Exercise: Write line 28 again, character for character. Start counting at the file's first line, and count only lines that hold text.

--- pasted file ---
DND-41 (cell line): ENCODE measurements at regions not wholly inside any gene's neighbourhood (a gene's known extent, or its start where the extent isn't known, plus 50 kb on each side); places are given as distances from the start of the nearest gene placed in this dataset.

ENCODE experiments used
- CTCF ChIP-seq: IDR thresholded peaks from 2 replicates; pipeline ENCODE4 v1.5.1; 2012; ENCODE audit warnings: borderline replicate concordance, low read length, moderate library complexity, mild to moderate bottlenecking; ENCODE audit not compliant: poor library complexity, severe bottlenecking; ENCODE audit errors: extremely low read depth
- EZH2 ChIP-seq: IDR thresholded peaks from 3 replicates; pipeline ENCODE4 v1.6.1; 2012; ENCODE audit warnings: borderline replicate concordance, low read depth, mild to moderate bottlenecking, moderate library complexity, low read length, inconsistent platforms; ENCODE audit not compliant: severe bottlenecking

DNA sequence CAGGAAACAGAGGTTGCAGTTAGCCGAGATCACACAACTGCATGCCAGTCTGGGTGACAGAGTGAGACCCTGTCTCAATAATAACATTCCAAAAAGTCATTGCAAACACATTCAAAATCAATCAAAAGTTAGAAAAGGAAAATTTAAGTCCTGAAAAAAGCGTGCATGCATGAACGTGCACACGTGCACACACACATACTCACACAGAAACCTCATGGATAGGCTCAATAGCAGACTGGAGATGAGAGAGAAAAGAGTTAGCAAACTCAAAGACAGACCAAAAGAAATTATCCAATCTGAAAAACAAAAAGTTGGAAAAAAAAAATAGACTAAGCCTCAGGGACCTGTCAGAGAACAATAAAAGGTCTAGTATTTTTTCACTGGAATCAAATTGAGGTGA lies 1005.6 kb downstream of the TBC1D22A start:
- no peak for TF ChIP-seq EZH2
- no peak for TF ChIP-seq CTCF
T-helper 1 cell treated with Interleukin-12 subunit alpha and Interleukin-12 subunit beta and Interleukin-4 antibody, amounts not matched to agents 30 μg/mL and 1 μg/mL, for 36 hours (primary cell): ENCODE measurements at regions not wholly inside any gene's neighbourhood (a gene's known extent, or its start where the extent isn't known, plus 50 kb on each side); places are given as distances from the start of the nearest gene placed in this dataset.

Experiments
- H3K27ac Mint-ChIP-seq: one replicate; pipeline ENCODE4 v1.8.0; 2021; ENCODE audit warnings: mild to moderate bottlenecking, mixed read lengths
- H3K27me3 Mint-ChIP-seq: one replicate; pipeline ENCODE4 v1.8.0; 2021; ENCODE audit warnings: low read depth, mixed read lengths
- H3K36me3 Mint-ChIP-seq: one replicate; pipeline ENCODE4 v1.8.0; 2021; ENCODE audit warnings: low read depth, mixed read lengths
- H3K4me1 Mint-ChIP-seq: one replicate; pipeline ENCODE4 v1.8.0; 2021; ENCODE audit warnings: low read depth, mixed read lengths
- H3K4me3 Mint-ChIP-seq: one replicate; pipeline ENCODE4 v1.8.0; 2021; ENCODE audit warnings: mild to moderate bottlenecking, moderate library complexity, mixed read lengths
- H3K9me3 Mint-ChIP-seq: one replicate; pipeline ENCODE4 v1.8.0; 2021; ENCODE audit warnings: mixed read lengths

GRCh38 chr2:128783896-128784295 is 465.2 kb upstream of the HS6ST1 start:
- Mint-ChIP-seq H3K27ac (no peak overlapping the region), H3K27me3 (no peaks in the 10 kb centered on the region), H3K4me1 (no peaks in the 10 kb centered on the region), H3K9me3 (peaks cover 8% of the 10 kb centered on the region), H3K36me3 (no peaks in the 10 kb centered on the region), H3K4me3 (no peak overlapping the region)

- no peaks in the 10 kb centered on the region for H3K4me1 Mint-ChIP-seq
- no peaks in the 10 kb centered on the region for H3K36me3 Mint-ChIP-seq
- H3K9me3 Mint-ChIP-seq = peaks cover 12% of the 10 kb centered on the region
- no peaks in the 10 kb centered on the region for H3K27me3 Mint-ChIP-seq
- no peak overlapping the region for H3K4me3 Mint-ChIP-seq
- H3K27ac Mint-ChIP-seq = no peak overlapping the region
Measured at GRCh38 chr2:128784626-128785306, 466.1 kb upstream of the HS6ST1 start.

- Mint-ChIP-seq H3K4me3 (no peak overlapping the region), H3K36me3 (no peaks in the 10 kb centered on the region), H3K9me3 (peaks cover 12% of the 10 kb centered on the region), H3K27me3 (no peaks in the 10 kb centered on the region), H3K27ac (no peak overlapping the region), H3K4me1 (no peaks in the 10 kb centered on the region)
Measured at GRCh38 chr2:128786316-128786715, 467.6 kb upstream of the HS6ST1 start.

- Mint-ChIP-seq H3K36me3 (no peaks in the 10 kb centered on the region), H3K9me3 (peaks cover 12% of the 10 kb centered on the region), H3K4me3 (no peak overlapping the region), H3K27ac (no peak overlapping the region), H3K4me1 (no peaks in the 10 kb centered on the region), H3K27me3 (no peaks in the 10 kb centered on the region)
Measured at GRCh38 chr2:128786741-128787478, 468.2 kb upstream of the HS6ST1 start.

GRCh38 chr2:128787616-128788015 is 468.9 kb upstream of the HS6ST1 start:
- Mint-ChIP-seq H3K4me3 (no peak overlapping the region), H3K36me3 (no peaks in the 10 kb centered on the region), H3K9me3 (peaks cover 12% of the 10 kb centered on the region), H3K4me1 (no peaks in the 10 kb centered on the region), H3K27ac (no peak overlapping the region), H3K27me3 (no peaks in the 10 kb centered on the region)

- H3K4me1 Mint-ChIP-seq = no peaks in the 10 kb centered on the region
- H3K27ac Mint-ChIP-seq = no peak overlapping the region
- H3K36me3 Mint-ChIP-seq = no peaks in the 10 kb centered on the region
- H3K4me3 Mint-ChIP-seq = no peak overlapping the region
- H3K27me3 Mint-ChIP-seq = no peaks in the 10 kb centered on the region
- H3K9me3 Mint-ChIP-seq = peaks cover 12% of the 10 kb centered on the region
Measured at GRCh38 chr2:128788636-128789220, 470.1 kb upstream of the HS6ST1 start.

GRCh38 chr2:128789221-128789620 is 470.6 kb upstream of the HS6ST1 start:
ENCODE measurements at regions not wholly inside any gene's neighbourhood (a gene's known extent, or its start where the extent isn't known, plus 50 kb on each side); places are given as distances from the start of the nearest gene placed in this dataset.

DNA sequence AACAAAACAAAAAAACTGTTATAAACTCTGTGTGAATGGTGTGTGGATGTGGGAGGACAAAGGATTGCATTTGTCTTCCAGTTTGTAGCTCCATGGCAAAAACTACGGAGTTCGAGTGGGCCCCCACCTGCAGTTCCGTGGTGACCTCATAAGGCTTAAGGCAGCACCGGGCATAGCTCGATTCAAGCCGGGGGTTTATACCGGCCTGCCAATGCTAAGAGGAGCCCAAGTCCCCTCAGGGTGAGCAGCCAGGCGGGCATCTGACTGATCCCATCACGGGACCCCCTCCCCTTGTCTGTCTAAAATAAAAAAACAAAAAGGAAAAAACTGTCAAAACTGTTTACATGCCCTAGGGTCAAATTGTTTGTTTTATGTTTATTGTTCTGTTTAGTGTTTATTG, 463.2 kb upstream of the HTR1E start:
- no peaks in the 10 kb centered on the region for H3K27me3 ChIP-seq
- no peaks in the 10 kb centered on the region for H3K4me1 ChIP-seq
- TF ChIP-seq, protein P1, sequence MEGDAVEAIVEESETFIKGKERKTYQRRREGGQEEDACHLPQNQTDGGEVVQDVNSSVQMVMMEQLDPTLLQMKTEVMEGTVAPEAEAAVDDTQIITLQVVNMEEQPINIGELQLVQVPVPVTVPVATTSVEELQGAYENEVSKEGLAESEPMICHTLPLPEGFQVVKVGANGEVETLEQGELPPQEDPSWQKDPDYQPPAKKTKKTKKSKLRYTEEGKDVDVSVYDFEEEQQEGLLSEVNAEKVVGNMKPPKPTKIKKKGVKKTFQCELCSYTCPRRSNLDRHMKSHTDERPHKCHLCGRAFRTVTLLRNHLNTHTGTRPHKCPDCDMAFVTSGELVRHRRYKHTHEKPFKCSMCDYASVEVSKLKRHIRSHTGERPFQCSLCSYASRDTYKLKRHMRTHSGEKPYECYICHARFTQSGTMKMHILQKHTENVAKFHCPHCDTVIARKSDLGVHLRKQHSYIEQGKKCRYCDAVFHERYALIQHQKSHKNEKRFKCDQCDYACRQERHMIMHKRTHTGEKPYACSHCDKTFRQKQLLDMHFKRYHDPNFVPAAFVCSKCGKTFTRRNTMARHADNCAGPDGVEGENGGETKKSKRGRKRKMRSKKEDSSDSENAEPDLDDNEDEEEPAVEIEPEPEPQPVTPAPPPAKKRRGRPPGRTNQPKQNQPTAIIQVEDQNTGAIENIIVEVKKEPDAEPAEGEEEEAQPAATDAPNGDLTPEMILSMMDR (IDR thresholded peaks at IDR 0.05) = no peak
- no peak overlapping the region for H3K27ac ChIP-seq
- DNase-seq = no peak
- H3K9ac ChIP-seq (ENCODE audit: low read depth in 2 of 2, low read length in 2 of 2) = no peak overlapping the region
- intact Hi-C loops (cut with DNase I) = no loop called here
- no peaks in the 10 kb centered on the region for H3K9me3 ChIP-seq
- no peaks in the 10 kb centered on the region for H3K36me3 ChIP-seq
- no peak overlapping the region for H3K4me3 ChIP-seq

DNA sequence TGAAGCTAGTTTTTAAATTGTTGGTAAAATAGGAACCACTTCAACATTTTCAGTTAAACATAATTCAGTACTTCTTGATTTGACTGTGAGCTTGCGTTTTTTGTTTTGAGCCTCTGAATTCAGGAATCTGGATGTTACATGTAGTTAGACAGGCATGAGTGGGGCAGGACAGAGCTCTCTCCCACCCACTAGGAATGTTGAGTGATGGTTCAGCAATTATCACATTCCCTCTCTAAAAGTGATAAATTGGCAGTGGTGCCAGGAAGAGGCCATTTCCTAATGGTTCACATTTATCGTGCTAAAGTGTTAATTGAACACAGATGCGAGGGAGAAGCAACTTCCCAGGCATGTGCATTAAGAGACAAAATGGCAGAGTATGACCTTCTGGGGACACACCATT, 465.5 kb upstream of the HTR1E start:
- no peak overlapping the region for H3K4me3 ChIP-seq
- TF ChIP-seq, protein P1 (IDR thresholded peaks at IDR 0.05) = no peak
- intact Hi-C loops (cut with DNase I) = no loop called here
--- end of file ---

Measured at GRCh38 chr2:128786741-128787478, 468.2 kb upstream of the HS6ST1 start.